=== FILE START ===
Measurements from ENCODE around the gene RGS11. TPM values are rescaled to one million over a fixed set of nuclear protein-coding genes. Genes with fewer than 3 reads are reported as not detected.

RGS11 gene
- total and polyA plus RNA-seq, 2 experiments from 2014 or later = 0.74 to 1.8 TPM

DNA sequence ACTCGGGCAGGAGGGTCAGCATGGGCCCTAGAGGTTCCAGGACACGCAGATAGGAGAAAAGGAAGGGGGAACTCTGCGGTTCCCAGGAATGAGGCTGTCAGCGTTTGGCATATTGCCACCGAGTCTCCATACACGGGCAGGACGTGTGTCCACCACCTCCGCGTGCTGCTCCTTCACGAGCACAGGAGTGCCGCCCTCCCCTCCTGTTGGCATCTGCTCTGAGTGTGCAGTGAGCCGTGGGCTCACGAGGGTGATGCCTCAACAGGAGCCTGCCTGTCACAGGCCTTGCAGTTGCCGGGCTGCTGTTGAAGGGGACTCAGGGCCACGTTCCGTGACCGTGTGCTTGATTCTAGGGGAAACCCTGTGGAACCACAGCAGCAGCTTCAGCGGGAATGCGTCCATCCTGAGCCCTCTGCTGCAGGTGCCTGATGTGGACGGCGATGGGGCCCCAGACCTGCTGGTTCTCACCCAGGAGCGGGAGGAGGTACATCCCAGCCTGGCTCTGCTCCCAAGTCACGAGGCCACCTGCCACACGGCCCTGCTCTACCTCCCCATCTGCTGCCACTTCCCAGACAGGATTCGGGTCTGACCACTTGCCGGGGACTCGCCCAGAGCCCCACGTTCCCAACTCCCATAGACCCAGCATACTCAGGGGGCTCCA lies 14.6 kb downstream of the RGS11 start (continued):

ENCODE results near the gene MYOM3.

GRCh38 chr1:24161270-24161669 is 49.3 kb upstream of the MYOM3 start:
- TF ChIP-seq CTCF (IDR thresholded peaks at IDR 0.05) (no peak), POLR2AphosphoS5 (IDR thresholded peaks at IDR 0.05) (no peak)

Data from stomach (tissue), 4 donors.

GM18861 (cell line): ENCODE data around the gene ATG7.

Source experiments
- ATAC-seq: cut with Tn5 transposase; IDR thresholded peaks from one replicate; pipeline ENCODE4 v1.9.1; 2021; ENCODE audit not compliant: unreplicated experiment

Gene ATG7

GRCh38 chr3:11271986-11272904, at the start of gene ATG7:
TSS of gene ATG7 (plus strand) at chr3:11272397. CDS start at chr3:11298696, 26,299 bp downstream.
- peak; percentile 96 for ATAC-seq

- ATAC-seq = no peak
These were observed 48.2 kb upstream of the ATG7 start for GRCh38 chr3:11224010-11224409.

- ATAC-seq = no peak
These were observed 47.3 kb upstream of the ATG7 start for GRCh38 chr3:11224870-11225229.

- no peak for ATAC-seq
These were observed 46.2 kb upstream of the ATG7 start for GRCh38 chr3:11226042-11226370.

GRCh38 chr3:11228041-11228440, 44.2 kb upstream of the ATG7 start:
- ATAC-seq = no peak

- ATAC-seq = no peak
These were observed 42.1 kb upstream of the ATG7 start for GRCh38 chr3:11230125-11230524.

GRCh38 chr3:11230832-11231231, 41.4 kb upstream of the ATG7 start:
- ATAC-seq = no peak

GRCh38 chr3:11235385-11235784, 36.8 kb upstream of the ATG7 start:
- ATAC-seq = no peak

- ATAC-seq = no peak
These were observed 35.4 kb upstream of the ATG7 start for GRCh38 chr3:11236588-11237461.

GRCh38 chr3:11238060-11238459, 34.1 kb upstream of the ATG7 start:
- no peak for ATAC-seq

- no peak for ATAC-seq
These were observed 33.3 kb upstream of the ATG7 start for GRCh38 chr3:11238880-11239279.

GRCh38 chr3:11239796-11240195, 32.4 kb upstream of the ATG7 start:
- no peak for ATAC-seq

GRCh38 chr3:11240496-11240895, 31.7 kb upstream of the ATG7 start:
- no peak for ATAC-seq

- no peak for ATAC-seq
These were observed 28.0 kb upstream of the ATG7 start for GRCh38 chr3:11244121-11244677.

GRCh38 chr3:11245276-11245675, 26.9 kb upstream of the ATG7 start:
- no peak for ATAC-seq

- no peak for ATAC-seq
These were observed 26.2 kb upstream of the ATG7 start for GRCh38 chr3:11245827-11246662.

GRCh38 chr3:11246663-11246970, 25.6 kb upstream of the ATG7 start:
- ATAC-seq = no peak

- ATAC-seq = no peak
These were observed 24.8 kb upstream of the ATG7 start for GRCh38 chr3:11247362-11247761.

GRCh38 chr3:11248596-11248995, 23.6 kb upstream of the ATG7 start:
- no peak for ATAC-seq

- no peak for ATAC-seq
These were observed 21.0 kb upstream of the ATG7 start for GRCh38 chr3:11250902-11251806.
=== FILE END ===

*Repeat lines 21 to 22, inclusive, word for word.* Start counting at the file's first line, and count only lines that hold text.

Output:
These were observed 46.2 kb upstream of the ATG7 start for GRCh38 chr3:11226042-11226370.

GRCh38 chr3:11228041-11228440, 44.2 kb upstream of the ATG7 start: